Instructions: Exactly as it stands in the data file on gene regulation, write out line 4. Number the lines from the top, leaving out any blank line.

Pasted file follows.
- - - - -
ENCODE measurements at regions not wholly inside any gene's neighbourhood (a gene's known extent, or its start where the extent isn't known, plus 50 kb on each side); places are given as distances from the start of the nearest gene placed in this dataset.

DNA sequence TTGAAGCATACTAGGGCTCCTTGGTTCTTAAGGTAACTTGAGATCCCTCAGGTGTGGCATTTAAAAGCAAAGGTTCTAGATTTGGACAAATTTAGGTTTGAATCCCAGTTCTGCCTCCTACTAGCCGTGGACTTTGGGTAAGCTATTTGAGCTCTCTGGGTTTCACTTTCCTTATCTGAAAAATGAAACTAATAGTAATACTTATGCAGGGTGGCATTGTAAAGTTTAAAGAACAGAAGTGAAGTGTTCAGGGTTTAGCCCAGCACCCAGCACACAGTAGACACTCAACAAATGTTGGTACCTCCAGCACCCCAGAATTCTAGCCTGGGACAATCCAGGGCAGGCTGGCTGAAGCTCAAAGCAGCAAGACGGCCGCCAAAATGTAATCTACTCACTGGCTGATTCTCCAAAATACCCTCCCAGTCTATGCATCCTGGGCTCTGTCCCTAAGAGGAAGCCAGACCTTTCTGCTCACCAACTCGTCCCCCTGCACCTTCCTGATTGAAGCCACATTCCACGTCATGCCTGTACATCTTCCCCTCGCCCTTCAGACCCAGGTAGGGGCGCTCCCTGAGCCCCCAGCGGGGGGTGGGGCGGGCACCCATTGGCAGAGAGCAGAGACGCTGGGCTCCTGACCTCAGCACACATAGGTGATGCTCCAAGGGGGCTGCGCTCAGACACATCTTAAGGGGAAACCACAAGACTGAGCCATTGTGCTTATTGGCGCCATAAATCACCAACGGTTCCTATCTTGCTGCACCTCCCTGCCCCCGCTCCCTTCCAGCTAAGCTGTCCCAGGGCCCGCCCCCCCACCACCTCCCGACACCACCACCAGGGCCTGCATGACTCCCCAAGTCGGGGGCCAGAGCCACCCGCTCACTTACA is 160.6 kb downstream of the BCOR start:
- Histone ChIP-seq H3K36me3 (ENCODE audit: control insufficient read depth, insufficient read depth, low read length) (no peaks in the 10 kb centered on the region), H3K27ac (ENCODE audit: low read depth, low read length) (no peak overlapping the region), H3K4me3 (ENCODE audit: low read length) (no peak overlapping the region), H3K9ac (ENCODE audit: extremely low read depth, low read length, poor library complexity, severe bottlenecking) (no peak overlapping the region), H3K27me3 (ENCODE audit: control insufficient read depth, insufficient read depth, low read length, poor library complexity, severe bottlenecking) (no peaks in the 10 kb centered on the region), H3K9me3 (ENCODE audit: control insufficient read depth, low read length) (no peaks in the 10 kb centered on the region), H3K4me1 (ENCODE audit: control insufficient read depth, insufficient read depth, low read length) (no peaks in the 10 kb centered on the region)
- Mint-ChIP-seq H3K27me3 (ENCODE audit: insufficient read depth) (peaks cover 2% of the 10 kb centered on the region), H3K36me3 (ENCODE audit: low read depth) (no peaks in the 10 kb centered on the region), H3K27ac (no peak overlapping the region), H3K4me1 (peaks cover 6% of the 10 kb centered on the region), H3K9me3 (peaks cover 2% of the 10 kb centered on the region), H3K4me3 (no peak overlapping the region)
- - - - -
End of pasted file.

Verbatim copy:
- Mint-ChIP-seq H3K27me3 (ENCODE audit: insufficient read depth) (peaks cover 2% of the 10 kb centered on the region), H3K36me3 (ENCODE audit: low read depth) (no peaks in the 10 kb centered on the region), H3K27ac (no peak overlapping the region), H3K4me1 (peaks cover 6% of the 10 kb centered on the region), H3K9me3 (peaks cover 2% of the 10 kb centered on the region), H3K4me3 (no peak overlapping the region)